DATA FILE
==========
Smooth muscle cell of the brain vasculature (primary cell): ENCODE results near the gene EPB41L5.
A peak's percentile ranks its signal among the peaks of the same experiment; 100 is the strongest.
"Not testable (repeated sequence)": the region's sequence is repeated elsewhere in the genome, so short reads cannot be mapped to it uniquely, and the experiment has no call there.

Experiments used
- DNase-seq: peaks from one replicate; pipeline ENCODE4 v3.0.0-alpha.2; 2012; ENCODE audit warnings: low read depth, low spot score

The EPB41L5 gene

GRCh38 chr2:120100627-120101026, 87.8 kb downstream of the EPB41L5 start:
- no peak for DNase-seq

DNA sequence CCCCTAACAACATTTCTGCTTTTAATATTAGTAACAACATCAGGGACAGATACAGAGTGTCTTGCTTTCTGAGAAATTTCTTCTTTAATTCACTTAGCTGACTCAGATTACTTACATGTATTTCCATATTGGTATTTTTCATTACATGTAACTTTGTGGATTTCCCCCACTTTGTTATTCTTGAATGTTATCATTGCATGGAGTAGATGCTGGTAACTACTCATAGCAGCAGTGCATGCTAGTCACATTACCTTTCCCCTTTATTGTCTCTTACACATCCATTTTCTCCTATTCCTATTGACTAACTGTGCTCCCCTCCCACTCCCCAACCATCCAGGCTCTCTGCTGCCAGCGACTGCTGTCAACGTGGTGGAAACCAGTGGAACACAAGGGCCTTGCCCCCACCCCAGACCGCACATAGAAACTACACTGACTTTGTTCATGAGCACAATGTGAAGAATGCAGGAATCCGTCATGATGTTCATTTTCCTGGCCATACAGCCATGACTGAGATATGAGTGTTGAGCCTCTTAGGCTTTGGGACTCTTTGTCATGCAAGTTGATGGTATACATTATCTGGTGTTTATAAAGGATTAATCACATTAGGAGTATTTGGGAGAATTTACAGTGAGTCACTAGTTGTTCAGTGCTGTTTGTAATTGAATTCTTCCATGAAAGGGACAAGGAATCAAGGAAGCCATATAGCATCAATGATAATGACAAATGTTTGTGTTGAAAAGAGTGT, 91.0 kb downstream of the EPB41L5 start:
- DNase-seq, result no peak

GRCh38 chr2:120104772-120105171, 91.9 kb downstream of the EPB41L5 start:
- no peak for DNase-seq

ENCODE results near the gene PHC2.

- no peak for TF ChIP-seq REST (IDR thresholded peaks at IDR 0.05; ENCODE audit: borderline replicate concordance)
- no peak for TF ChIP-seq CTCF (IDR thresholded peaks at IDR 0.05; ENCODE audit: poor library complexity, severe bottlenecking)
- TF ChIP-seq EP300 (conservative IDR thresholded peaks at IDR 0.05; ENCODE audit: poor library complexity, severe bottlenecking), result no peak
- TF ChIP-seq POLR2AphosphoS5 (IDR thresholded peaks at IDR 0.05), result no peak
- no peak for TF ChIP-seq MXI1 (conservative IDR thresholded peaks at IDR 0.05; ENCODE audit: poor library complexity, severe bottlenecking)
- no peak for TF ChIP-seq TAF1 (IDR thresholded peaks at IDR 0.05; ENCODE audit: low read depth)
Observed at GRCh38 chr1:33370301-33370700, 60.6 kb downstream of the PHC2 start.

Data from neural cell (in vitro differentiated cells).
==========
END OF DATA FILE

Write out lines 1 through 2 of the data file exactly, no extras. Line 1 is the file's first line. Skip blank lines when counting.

Smooth muscle cell of the brain vasculature (primary cell): ENCODE results near the gene EPB41L5.
A peak's percentile ranks its signal among the peaks of the same experiment; 100 is the strongest.